New law imposes immediate estate basis and reporting requirements
 

New law imposes immediate estate basis and reporting requirements

One tax law change recently made by the Surface Transportation and Veterans Health Care Choice Improvement Act of 2015, P.L. 114-41, affects practitioners right away. Section 2004 of the act requires consistent reporting of basis between an estate and anyone acquiring property from the decedent and imposes new reporting requirements. 

The provision became effective on the date of enactment, which was July 31, 2015. The new reporting rules require statements to be furnished to the IRS and to beneficiaries within 30 days of the estate tax return’s due date, so for estates that had returns due Aug. 1, the statements are due by this Aug. 31.

Consistent basis

The act makes a couple of changes to the Code. First, it amends Sec. 1014 to require that the basis of property acquired from a decedent be consistent with the basis reported on the estate tax return. In the case of property for which the final value has been determined for estate tax purposes, the acquirer’s basis cannot exceed that final value for estate tax purposes.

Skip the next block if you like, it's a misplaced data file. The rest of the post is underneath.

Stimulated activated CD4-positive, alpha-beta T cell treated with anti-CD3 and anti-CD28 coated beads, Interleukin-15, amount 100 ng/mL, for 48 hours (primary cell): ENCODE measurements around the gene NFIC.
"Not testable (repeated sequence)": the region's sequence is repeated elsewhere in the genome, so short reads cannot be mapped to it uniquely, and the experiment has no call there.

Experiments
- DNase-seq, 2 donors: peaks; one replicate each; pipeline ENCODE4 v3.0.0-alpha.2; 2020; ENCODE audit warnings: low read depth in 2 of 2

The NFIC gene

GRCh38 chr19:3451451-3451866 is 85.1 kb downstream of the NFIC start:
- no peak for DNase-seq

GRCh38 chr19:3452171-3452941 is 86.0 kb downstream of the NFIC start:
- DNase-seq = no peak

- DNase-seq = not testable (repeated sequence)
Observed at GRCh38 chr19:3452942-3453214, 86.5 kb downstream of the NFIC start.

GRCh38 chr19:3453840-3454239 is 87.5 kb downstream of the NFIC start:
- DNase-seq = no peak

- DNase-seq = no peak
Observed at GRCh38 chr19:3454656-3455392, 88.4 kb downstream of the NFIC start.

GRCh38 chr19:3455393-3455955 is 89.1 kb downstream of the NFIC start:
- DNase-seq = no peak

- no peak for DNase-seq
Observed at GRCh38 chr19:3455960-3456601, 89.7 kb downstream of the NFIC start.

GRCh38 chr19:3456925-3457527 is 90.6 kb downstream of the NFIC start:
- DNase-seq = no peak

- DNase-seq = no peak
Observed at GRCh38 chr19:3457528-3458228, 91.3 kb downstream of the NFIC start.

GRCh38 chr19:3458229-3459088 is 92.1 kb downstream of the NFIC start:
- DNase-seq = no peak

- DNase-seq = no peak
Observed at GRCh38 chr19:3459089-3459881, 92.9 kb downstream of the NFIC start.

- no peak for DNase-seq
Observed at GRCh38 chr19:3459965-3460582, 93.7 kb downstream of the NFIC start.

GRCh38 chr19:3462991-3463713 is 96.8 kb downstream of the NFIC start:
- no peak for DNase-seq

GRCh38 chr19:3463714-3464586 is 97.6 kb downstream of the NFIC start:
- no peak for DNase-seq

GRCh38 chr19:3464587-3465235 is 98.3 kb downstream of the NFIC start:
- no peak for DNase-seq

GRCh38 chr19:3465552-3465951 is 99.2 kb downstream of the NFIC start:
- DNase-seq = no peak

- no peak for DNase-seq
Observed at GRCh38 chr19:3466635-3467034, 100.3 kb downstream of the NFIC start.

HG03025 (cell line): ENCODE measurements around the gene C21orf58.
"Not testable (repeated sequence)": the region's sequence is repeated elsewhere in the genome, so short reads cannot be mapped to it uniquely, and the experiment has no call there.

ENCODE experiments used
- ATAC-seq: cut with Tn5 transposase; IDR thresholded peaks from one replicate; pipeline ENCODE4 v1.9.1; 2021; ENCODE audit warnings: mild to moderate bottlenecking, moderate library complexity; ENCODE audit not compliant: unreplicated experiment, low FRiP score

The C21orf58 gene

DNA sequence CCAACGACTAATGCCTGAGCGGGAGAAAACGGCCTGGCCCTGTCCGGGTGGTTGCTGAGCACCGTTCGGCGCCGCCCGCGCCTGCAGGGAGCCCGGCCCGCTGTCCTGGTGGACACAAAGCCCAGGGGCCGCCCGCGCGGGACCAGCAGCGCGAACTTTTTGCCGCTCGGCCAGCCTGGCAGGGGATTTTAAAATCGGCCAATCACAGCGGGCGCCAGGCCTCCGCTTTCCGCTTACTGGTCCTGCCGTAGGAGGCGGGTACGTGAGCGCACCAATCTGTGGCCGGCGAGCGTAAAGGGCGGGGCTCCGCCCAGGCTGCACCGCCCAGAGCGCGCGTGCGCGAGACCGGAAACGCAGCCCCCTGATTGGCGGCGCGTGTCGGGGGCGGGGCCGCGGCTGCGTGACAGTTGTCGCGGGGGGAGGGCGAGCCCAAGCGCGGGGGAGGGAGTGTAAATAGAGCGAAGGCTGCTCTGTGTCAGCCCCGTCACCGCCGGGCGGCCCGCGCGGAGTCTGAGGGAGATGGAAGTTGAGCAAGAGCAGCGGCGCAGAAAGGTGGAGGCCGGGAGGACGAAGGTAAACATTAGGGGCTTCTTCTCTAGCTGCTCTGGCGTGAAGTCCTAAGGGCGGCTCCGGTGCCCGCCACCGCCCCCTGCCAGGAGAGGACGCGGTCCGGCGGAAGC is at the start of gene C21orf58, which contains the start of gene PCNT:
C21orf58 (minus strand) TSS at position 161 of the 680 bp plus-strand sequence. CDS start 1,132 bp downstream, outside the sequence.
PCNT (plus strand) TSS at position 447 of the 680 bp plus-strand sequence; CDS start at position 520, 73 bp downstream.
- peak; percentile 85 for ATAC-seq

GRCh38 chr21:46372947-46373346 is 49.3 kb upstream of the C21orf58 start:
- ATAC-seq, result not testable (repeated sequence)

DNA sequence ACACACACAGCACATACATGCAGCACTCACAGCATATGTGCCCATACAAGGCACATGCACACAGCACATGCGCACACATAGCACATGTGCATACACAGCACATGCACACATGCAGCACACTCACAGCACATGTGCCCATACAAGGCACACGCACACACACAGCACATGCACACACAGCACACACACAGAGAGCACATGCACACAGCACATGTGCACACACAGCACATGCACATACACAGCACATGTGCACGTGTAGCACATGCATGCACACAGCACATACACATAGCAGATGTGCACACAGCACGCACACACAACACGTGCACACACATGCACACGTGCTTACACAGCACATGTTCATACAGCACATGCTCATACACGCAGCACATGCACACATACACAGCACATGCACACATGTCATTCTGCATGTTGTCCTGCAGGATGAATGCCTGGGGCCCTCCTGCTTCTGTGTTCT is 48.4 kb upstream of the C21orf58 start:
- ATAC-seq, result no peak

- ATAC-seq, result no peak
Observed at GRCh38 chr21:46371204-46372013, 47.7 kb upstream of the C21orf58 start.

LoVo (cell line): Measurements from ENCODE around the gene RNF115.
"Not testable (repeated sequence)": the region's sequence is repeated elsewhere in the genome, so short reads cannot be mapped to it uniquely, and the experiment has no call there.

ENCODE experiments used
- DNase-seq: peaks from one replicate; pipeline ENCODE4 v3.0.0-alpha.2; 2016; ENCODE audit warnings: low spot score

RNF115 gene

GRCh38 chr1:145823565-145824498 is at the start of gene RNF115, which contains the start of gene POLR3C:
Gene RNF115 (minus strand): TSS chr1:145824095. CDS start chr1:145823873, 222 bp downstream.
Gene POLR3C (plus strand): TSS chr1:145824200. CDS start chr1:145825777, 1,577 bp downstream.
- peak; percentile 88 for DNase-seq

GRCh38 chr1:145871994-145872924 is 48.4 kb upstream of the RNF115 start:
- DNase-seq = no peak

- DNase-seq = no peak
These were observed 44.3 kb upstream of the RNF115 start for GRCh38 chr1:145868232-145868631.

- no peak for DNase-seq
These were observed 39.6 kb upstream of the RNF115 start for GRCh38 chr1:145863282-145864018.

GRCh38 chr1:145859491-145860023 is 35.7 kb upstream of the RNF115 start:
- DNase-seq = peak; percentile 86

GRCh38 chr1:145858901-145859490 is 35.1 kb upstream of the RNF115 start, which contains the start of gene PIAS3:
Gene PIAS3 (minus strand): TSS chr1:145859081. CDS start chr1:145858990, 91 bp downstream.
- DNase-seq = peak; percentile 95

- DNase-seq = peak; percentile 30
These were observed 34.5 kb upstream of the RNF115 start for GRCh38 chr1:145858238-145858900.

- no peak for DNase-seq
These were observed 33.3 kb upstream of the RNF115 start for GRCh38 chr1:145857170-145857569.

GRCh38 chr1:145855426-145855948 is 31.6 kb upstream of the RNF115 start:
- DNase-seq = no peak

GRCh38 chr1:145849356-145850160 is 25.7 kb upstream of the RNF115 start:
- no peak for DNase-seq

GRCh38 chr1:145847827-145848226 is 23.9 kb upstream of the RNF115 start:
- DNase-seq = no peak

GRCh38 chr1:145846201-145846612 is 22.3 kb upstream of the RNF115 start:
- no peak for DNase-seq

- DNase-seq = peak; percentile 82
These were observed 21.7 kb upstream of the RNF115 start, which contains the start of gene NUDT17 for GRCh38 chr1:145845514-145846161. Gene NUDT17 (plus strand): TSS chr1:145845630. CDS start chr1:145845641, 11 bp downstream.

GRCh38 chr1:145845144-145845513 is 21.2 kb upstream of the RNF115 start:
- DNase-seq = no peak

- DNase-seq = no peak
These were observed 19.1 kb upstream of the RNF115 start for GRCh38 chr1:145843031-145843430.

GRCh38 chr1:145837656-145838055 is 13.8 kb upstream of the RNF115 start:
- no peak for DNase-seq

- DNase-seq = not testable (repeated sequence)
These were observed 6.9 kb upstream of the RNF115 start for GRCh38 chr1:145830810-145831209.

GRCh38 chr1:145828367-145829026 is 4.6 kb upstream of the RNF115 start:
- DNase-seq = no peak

For property for which the final value has not been determined for estate tax purposes but for which basis has been reported under new Sec. 6035 to the person acquiring the property, the acquirer’s basis cannot exceed that reported value.

The Sec. 1014 amendment only applies to property where the inclusion of the property in the decedent’s estate increased the estate tax.

If basis is reported inconsistently between an estate tax return and a beneficiary’s return, taxpayers may be subject to the Sec. 6662 accuracy-related penalty on underpayments. Read more the Journal of Accountancy